Celery is from the parsley family. According to a study conducted in China by Yin Peng PhD, a doctorate student in Harvard Medical School and China’s research Institute, celery seeds are very promising. It has been shown that an extract from celery seeds (L-3-Butylphthalide L-NBP) inhibits oxidation and brain injuries, while increasing cognition. They are also potentially be able to prevent and reverse Alzheimer disease, which is absolutely great news--elderly Alzheimer’s affects millions. According to the Census Bureau, the number of Americans affected with Alzheimer’s disease will double between 2010 and 2050 for those 65 and older. This would make  it 20% of that population. Those 85 and older will be three times more succeptable to the disease. Clearly, Alzheimer’s is a very costly disease, both emotionally and financially, to the family and loved ones.

          Celery has many other benefits, however. It lowers blood pressure, decreases the amounts of bad cholesterol, and assists in weight loss. Celery leaves are a rich source of flavonoids and antioxidants such as zea-xanthin and beta-Carotene. Because of these anti-oxidants properities, celery does much more than help our brain. It can also help fight cancer and strengthen our immune system.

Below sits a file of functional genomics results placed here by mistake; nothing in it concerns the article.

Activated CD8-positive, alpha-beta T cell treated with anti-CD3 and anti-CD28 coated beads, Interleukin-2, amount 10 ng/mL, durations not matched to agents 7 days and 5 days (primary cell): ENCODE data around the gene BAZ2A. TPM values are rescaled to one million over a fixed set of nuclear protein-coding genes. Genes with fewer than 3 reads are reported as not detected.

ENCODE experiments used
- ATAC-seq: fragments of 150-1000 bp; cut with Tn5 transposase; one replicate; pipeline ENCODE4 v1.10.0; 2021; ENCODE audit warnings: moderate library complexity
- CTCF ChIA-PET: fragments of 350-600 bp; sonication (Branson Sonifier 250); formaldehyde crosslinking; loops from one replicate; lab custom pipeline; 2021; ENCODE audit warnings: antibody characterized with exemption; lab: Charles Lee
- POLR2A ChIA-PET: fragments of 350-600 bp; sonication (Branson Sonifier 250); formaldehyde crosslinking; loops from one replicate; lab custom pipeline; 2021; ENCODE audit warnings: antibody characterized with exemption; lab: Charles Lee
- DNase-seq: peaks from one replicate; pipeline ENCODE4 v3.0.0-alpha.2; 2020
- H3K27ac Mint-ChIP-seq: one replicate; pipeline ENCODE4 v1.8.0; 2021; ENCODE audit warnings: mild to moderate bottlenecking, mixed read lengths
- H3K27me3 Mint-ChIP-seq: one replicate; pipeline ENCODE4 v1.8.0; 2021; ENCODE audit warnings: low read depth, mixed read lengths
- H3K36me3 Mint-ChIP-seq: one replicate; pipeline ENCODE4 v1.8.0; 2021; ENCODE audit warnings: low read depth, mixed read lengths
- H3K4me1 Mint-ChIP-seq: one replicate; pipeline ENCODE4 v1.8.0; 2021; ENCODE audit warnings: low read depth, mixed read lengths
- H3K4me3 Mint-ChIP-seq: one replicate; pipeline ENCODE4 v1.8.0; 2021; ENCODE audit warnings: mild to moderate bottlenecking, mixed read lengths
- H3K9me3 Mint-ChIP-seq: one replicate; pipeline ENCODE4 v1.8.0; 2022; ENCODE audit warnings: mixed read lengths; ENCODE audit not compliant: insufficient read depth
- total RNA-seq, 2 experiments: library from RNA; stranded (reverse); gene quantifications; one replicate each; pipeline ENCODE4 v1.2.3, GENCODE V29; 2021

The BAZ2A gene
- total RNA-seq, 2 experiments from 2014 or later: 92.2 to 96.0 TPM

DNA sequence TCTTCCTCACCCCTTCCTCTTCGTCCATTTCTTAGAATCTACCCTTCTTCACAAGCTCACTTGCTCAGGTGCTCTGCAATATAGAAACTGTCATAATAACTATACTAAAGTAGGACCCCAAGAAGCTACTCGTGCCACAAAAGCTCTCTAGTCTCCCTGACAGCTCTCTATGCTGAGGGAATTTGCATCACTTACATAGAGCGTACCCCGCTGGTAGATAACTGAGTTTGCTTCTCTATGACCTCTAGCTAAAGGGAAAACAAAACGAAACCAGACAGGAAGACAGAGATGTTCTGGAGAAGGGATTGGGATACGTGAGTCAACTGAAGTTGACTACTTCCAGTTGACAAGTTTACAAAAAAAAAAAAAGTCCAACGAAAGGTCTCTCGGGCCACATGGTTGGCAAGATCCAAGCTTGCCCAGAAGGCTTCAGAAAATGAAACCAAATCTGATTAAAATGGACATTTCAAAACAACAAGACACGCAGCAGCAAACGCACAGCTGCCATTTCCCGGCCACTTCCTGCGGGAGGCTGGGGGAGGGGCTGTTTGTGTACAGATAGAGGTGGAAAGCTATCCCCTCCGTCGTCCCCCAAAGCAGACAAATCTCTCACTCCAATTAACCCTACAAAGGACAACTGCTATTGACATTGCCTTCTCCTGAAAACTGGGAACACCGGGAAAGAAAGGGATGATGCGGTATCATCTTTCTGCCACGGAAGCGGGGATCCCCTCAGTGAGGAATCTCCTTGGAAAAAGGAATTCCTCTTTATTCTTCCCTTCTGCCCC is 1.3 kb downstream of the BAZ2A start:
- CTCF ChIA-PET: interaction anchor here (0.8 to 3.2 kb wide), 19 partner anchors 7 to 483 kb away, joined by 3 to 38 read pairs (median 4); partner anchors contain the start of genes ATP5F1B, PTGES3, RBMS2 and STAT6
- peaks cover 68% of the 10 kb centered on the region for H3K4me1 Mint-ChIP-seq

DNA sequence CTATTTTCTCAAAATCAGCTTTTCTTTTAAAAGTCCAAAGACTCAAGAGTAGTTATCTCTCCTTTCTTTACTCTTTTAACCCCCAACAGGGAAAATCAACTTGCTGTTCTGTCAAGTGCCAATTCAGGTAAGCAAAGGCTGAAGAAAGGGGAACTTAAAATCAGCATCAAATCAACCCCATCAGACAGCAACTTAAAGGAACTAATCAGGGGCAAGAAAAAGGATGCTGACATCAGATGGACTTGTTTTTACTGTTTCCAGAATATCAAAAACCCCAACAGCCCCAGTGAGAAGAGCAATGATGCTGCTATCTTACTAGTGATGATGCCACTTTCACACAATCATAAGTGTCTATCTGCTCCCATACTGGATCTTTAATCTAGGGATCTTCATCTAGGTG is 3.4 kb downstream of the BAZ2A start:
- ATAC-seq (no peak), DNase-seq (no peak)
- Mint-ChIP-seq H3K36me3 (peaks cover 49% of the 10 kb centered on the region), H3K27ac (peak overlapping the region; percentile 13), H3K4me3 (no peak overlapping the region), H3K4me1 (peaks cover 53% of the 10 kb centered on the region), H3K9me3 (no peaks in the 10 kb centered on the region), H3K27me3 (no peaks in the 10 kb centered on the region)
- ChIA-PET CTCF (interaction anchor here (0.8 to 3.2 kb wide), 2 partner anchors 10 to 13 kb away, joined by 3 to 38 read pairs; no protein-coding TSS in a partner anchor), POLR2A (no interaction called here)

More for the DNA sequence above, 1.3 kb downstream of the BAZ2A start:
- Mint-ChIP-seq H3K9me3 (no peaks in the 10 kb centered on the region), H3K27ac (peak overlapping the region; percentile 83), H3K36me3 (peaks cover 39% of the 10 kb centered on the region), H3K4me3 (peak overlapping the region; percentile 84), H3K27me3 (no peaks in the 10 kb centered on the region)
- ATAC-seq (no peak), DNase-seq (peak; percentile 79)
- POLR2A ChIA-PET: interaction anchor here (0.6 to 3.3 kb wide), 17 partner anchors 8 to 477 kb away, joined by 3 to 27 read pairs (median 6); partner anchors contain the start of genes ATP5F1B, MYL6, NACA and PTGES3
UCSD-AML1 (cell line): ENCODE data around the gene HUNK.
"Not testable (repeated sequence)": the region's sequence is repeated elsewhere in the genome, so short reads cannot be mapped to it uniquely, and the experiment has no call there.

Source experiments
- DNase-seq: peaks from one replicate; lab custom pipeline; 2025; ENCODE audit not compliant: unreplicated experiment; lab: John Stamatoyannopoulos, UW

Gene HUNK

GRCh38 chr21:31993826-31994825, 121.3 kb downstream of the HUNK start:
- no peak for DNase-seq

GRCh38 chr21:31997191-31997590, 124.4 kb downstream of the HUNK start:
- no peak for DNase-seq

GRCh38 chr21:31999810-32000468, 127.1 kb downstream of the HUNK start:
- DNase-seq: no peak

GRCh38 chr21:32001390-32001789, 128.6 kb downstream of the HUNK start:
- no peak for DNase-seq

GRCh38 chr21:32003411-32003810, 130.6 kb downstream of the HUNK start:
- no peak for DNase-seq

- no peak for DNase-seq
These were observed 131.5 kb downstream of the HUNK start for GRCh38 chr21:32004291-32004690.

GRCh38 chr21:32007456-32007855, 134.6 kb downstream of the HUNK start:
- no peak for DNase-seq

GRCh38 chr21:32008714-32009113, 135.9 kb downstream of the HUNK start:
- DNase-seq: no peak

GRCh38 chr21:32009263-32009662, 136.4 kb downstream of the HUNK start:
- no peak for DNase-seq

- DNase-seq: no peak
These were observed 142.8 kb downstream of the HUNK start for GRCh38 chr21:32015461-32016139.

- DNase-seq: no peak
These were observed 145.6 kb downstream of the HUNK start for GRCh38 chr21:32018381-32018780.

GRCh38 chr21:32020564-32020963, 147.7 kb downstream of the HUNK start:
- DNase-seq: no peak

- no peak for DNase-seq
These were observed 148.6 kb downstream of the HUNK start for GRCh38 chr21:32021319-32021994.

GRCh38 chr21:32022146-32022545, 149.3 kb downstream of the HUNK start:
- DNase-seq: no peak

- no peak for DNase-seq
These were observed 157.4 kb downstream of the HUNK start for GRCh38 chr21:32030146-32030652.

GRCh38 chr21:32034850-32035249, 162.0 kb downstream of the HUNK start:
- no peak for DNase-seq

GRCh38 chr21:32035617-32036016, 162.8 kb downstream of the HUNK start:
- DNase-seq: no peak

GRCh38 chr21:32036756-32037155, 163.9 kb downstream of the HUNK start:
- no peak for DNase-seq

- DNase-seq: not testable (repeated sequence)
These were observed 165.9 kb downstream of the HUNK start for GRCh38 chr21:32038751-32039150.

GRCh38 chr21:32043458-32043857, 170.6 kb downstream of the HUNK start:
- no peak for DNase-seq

Scientist working in lab

Pomegranate

The Pomegranate is native to ancient Persia (Iran). In Iran, there is a festival every year in Mardangon). A whole town celebrates the pomegranate, this wonderful fruit that is associated with love. They were used for coloring and its skin was used for arrows by the soldiers in ancient Iran. In addition, physicians in ancient Iran prescribed it for gastrointestinal issues including diarrhea and gastrointestinal parasites. Iran is currently the biggest producer of the pomegranate. Pomegranates have been mentioned in the Quran as the fruit of paradise, as well as in the Bible. Pomegranates have more antioxidants than berries, and have many benefits. The juice is good for the stomach and intestinal parasites. Pomegranates contain Vitamin K, Vitamin C, and Tenine. 12% of the daily vitamin C requirement can be found in one pomegranate. They contain flavonoids and polyphenols, and are also excellent sources of fiber due to their seeds. The seeds themselves contain Stearic acid, lioleic acid, palimic acid, and punicic acid. The seeds also contain more estrogen than any other source, in addition to possibly containing testosterone as well. The seeds also contain bioactive phytoestrogens that can be very helpful to women going through menopause by maintaining the health of their reproductive system.  However, what makes this a brain fruit is its high anti-oxidant content.